Just as Paul sought to imitate Christ, God has readily placed people in our lives to serve as examples. I have been blessed to have many people throughout my life who have been (and who continue to be) Godly examples for me to strive toward and learn from. I, likewise, strive to live a life that can serve as an example to those who will look to me for guidance– including my daughters.

As we come to a rapidly approaching close to 2014, I want to encourage you to thank the Godly examples in your life. Who has God specially placed in your path to serve as a guiding light to bring your closer to Jesus?

And to those of you who have had such a tremendous impact on my own life (Kristi, my momma and daddy, Megan, Kyle, Laura, Stacey, Judy–just to name a few)–thank you. Thank you for your love and patience, especially in my stubbornness. Thank you for your encouragement and belief in me for so much more. Thank you for pushing me toward Jesus. May God richly bless you all.

And we urge you, brothers and sisters, warn those who are idle and disruptive, encourage the disheartened, help the weak, be patient with everyone. Make sure that nobody pays back wrong for wrong, but always strive to do what is good for each other and for everyone else. (1 Thessalonians 5:14-15, NIV)

The Peace of Christmas


The response of every beauty pageant. The hope of every generation. The promise that came from a baby born in Bethlehem.

Harmony…freedom from fear…no war.

We understand peace and yet we don’t. We understand what it is like when we experience harmony among family and friends, but we don’t understand harmony of every tribe, tongue, and culture without judgement or condemnation or hate. We understand freedom from fear of certain circumstances like growing out of the fear of the dark or of spiders–or not–but we don’t understand freedom from all fears including death and loss and insecurities. We understand what it means to not be at war but we don’t understand what it means to be free from war within ourselves.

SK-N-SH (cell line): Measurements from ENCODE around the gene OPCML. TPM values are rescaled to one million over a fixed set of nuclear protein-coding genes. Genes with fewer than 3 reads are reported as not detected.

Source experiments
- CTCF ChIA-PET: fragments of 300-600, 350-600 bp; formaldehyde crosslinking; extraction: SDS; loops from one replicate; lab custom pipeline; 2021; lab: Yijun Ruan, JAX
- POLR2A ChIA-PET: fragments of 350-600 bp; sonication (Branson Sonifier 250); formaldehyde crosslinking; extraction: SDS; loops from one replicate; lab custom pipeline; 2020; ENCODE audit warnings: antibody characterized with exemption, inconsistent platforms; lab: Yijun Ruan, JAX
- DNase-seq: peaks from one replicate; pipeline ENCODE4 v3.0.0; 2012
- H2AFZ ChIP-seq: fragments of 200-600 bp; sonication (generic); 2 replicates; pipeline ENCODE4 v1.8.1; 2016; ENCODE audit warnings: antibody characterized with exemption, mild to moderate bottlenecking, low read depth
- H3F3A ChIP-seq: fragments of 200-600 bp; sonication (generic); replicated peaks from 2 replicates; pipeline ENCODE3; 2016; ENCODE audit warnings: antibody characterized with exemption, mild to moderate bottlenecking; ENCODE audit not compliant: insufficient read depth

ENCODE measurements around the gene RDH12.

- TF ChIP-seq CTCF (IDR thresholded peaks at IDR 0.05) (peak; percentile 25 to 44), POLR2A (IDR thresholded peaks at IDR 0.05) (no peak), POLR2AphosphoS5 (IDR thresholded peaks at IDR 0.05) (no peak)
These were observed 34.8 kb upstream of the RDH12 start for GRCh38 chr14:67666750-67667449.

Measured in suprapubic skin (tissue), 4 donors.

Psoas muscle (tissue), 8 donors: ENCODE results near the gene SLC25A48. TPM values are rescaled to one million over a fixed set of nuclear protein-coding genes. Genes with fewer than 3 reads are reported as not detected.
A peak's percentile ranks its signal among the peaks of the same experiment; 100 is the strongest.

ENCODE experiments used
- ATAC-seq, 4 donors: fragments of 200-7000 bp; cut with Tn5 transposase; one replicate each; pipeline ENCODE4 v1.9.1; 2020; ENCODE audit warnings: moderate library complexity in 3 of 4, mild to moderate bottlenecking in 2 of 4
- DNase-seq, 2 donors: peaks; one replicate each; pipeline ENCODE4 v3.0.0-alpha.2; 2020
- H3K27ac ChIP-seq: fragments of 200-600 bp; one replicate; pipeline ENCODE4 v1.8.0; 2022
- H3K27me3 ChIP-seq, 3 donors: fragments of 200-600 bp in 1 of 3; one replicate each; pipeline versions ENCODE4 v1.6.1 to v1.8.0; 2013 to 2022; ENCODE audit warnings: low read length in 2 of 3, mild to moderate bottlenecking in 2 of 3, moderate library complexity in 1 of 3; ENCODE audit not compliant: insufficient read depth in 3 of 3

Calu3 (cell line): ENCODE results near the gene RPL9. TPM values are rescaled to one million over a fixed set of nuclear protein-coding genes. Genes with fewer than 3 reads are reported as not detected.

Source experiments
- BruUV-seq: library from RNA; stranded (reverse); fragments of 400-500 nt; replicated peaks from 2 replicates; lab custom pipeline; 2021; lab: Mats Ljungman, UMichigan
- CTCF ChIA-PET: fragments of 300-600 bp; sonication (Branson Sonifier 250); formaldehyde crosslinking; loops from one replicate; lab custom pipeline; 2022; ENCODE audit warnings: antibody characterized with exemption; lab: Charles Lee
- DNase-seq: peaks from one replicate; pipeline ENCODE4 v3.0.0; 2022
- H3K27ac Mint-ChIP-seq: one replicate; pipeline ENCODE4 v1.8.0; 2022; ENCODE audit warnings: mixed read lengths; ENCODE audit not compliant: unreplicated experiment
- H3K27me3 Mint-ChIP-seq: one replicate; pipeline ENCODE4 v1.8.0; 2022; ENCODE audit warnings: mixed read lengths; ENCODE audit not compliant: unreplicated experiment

The peace of Christmas is a peace which surpasses all understanding (Philippians 4:7). The peace of Christmas is the closest we can ever come to truly understanding those aspects of peace that are so foreign. We hope, we pray, and we long to understand.

Peace came to earth in the form of a baby, born to a teenage, single mom, wrapped in burial cloths, and laid in a feed trough.

As a mom of two little girls, I don’t instinctively see peace at the sight of a baby. I see sleepless nights and exhausting days. I see the struggle to understand those things that are supposed to be so natural and yet never really are. I see the fear that comes at every waking moment, knowing that something terrible could happen to your child–your baby.

But I can equally reflect on the sight of my babies, especially as newborns in those first couple of hours. The gentle breaths as they quietly snore. The way that their eyelashes lay on their cheeks in perfection. The look of utter innocence, trusting that they can sleep soundly because they just know that they will be cared for. There is no fear–there is peace. That beautiful picture of unadulterated peace.

While the initial picture of peace through a baby seems like an intense juxtaposition, there is that beautiful moment between the tiredness and strain of new motherhood where your heart swells in such intense love and peace in that moment that it all becomes clear.

The peace of Christmas is a promise of the hope that is to come for all the world. But until that day it is the peace that can come from a personal relationship with Jesus. That peace which surpasses all understanding.

As we close out this advent season I pray that you will find peace. I pray that peace will fill your hearts and your homes. I pray that you will relish both the hope of perfect peace in the future and the promise of peace available through Jesus today.